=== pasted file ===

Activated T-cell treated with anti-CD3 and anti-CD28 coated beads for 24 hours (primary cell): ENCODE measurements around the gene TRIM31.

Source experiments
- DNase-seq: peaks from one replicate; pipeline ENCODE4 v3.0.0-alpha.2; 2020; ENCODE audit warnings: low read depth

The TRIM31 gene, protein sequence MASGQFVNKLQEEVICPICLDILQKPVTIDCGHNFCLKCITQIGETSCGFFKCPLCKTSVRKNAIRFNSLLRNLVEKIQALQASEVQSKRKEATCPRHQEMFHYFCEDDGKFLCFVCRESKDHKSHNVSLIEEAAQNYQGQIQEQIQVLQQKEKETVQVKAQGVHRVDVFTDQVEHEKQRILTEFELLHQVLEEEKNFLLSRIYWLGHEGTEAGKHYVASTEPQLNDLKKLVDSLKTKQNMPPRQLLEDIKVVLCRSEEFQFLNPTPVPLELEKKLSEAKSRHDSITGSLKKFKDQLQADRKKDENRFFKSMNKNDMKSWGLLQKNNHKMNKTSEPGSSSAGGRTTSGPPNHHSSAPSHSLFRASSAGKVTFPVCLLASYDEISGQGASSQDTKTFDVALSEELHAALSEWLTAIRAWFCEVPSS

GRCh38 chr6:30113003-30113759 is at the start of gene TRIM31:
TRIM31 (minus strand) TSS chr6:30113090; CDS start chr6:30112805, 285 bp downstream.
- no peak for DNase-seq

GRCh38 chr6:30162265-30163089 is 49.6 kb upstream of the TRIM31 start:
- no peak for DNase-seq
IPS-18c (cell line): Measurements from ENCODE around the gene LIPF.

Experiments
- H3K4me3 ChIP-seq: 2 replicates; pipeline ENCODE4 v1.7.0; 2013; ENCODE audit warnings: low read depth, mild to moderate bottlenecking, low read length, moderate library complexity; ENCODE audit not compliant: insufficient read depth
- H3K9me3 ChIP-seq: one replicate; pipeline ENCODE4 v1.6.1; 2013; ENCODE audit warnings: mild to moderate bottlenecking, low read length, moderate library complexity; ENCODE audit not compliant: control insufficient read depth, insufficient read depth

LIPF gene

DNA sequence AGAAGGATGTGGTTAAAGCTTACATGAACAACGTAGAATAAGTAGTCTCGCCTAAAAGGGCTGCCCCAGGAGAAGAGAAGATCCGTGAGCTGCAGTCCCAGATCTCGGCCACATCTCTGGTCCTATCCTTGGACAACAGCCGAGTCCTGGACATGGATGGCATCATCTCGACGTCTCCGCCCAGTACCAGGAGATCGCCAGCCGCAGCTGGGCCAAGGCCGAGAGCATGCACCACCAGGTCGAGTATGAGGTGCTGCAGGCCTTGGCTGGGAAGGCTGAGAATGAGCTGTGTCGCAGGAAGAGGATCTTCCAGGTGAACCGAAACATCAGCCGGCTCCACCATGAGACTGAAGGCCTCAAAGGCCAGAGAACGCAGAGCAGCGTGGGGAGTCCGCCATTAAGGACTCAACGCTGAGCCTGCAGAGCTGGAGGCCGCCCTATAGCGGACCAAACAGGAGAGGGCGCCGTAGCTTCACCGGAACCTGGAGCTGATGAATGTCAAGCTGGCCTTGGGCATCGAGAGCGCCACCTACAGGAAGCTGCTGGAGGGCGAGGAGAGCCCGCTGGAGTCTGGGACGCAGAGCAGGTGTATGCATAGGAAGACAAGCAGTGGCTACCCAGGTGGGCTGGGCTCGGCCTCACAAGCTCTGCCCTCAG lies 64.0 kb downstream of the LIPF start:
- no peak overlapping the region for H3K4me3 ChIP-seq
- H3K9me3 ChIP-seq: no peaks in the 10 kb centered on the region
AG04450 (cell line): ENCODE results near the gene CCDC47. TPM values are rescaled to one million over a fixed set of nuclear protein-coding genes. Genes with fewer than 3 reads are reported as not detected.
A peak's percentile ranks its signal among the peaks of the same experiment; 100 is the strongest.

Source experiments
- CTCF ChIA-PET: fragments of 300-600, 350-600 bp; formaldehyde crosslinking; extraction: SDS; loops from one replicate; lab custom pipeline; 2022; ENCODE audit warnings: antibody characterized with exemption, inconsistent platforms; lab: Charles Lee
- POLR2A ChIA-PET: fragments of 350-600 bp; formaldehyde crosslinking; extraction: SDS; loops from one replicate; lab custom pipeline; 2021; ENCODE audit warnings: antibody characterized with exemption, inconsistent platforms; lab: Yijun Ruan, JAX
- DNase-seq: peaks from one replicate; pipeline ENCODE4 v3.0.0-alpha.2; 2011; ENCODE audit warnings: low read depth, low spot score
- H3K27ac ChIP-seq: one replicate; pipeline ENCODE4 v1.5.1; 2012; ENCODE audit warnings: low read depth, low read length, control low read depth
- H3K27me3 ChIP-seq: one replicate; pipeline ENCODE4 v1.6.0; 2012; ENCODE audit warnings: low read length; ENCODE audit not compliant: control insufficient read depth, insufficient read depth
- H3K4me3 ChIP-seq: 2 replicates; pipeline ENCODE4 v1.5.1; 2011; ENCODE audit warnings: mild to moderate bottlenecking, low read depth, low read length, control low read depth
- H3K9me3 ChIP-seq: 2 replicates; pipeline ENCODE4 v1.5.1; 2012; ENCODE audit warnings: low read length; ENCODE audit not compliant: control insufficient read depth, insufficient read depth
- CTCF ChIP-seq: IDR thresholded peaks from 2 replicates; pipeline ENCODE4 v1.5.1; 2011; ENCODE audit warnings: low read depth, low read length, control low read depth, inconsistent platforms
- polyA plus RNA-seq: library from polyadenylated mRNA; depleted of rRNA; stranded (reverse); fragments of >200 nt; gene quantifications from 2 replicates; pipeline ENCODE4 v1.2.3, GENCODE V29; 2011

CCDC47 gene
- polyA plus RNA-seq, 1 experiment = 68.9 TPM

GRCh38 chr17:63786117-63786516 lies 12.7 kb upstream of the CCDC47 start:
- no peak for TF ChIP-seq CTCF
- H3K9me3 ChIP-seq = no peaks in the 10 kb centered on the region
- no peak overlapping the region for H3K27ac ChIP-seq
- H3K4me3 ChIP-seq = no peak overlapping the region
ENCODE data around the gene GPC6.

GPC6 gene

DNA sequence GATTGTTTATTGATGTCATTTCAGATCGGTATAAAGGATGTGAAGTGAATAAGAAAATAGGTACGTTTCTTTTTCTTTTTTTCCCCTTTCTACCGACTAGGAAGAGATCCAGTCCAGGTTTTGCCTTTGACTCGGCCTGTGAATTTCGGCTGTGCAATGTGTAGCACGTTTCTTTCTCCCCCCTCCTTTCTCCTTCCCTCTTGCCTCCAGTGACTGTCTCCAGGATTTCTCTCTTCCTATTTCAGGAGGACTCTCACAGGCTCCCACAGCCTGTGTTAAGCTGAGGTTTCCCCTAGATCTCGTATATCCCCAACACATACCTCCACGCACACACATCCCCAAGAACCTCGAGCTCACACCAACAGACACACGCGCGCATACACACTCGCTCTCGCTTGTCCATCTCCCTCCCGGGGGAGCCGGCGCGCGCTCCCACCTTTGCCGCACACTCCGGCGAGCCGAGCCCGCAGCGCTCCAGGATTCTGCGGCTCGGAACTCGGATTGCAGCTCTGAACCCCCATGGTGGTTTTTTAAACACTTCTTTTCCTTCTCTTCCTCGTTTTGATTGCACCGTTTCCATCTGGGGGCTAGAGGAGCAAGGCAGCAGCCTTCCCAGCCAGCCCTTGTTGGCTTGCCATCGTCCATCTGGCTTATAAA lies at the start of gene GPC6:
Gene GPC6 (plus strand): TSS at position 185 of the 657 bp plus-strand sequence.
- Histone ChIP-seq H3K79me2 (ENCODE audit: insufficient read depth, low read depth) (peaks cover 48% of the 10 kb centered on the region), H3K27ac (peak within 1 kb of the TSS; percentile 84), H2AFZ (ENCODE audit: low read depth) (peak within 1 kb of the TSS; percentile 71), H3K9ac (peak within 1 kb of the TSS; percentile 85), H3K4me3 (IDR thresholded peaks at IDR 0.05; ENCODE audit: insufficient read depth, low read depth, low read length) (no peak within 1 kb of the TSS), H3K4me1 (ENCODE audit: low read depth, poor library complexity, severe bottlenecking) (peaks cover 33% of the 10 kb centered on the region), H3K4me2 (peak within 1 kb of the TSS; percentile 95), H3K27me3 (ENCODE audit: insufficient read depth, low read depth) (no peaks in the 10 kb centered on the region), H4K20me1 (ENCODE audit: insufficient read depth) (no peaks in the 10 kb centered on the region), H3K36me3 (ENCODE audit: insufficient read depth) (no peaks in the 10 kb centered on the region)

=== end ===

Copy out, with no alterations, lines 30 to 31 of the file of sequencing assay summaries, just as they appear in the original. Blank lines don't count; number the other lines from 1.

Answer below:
CCDC47 gene
- polyA plus RNA-seq, 1 experiment = 68.9 TPM